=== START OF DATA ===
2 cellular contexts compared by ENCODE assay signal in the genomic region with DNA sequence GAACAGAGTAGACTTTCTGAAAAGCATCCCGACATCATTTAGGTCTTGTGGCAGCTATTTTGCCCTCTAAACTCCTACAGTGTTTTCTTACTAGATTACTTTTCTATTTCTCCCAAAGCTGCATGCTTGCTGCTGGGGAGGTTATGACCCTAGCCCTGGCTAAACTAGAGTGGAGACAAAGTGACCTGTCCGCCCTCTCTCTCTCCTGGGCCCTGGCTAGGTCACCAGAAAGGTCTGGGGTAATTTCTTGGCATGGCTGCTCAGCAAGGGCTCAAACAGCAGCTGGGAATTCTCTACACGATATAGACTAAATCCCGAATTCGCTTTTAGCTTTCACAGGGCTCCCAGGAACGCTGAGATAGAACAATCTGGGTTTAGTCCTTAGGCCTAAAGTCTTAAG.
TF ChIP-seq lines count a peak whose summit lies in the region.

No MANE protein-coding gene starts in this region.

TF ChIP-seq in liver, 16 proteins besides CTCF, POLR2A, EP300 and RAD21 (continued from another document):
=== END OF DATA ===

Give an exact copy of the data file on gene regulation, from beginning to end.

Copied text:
2 cellular contexts compared by ENCODE assay signal in the genomic region with DNA sequence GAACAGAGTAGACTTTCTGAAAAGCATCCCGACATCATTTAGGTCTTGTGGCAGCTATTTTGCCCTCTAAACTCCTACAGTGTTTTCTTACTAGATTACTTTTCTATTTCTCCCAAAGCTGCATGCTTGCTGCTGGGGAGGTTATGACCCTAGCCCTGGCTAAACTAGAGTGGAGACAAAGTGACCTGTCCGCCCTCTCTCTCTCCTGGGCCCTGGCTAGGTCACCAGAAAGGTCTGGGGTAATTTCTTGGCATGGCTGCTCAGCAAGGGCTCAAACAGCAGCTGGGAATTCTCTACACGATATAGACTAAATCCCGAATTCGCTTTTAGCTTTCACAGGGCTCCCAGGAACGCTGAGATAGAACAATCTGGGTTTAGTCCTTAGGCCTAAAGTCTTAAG.
TF ChIP-seq lines count a peak whose summit lies in the region.

No MANE protein-coding gene starts in this region.

TF ChIP-seq in liver, 16 proteins besides CTCF, POLR2A, EP300 and RAD21 (continued from another document):